P.S. (2). I have just read, and like very much, your review of Schimper. (232/2. A review of Schimper's "Traite de Paleontologie Vegetale," the first portion of which was published in 1869. "Nature," November 11th, 1869, page 48.)
LETTER 233. TO J.D. HOOKER. Down, November 19th .
Thank you much for telling me all about the C.B., for I much wished to hear. It pleases me extremely that the Government have done this much; and as the K.C.B.'s are limited in number (which I did not know), I excuse it. I will not mention what you have told me to any one, as it would be Murchisonian. But what a shame it is to use this expression, for I fully believe that Murchison would take any trouble to get any token of honour for any man of science.
I like all scientific periodicals, including poor "Scientific Opinion," and I think higher than you do of "Nature." Lord, what a rhapsody that was of Goethe, but how well translated; it seemed to me, as I told Huxley, as if written by the maddest English scholar. It is poetry, and can I say anything more severe? The last number of the "Academy" was splendid, and I hope it will soon come out fortnightly. I wish "Nature" would search more carefully all foreign journals and transactions.
I am now reading a German thick pamphlet (233/1. "Die Abhangigheit der Pflanzengestalt von Klima und Boden. Ein Beitrag zur Lehre von der Enstehung und Verbreitung der Arten, etc." Festschrift zur 43 Versammlung Deutscher Naturforscher und Aertze in Innsbruck (Innsbruck, 1869).) by Kerner on Tubocytisus; if you come across it, look at the map of the distribution of the eighteen quasi-species, and at the genealogical tree. If the latter, as the author says, was constructed solely from the affinities of the forms, then the distribution is wonderfully interesting; we may see the very steps of the formation of a species. If you study the genealogical tree and map, you will almost understand the book. The two old parent connecting links just keep alive in two or three areas; then we have four widely extended species, their descendants; and from them little groups of newer descendants inhabiting rather small areas...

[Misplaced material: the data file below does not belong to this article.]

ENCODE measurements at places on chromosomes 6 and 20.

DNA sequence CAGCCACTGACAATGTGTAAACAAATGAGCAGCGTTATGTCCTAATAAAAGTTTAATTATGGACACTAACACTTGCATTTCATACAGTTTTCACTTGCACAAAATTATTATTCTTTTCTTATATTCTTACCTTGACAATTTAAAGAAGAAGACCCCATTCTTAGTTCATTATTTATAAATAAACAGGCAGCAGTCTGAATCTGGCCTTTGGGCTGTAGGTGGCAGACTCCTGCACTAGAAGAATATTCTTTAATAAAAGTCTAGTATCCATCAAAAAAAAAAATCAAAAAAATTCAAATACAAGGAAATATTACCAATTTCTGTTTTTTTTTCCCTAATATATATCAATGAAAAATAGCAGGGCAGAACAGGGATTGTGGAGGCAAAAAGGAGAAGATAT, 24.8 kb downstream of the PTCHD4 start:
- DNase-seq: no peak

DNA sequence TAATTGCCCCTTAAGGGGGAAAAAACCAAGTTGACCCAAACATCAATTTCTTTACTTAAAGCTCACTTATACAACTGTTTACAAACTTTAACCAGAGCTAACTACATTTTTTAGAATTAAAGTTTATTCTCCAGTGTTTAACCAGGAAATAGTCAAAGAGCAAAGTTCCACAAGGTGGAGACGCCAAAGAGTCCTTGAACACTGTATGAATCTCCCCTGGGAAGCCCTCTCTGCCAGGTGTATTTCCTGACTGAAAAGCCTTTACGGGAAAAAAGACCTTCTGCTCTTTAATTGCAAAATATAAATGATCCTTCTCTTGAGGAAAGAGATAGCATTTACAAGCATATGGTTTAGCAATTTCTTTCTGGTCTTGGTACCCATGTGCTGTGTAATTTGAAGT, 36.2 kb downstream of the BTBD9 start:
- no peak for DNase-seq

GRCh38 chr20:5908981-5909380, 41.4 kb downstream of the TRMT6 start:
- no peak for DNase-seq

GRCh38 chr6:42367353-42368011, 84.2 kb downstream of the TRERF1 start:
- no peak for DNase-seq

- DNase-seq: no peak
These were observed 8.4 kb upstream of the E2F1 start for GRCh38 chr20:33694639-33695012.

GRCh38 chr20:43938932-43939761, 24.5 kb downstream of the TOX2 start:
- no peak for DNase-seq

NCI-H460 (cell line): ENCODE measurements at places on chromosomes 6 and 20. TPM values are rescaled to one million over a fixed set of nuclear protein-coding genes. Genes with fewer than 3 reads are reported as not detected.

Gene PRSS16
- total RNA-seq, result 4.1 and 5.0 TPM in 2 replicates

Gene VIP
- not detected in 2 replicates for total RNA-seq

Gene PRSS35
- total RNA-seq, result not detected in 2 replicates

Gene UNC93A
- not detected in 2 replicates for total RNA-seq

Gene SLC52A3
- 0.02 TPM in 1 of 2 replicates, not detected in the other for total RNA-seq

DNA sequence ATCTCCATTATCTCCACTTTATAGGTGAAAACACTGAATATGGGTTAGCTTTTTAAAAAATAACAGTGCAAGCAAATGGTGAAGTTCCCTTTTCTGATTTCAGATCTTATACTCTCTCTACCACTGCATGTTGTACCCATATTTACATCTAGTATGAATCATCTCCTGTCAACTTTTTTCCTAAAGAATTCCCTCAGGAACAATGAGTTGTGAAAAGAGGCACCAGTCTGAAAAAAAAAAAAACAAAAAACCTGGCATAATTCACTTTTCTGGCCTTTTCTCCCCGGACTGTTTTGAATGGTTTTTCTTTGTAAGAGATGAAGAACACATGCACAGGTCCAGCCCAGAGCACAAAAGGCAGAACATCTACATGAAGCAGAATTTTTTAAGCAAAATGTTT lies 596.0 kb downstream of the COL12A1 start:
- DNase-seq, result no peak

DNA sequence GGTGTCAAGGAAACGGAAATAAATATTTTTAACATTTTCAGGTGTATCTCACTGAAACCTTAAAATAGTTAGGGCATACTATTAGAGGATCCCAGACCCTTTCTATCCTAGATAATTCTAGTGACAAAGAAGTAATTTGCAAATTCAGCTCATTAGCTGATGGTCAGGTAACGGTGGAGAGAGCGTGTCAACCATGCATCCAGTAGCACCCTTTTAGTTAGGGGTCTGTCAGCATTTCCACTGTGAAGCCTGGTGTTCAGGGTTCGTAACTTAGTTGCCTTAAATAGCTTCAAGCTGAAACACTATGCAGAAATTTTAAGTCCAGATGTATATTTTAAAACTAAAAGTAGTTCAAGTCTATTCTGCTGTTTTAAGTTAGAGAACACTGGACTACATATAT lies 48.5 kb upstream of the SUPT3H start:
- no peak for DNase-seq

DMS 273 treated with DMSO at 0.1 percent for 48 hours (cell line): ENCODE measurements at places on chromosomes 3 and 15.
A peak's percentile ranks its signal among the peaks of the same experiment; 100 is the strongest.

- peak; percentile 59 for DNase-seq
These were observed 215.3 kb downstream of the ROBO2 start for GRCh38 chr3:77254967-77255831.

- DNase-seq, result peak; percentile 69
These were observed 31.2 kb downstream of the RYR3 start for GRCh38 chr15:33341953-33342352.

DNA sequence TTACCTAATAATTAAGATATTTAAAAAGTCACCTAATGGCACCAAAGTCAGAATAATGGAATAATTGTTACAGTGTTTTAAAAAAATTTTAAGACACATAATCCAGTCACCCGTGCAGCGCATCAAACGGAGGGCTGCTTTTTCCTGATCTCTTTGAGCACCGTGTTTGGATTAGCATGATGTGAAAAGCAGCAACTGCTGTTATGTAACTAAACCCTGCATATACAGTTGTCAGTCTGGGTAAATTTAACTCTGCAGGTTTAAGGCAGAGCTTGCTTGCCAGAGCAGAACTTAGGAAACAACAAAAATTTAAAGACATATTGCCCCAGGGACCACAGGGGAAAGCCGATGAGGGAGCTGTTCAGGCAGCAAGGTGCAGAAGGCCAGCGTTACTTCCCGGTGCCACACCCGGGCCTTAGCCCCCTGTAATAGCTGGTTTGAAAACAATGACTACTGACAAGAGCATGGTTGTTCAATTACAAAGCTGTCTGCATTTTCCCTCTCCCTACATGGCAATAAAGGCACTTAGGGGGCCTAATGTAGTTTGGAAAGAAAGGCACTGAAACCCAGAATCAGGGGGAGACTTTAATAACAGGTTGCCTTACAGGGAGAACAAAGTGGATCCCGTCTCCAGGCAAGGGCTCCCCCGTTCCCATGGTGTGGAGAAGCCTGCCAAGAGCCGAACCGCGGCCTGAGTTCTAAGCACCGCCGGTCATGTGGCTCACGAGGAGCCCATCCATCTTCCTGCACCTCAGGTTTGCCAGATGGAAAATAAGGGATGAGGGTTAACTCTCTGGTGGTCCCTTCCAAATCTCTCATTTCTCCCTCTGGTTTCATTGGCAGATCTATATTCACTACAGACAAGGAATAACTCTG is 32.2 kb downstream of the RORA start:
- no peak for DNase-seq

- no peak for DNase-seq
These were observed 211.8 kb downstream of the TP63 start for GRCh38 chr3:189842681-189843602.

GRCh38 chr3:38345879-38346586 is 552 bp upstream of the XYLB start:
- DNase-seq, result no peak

LETTER 234. TO CAMILLE DARESTE. Down, November 20th, 1869.
I am glad that you are a candidate for the Chair of Physiology in Paris. As you are aware from my published works, I have always considered your investigations on the production of monstrosities as full of interest. No subject is at the present time more important, as far as my judgment goes, than the ascertaining by experiment how far structure can be modified by the direct action of changed conditions; and you have thrown much light on this subject.
I observe that several naturalists in various parts of Europe have lately maintained that it is now of the highest interest for science to endeavour to lessen, as far as possible, our profound ignorance on the cause of each individual variation; and, as Is. Geoffroy St. Hilaire long ago remarked, monstrosities cannot be separated by any distinct line from slighter variations.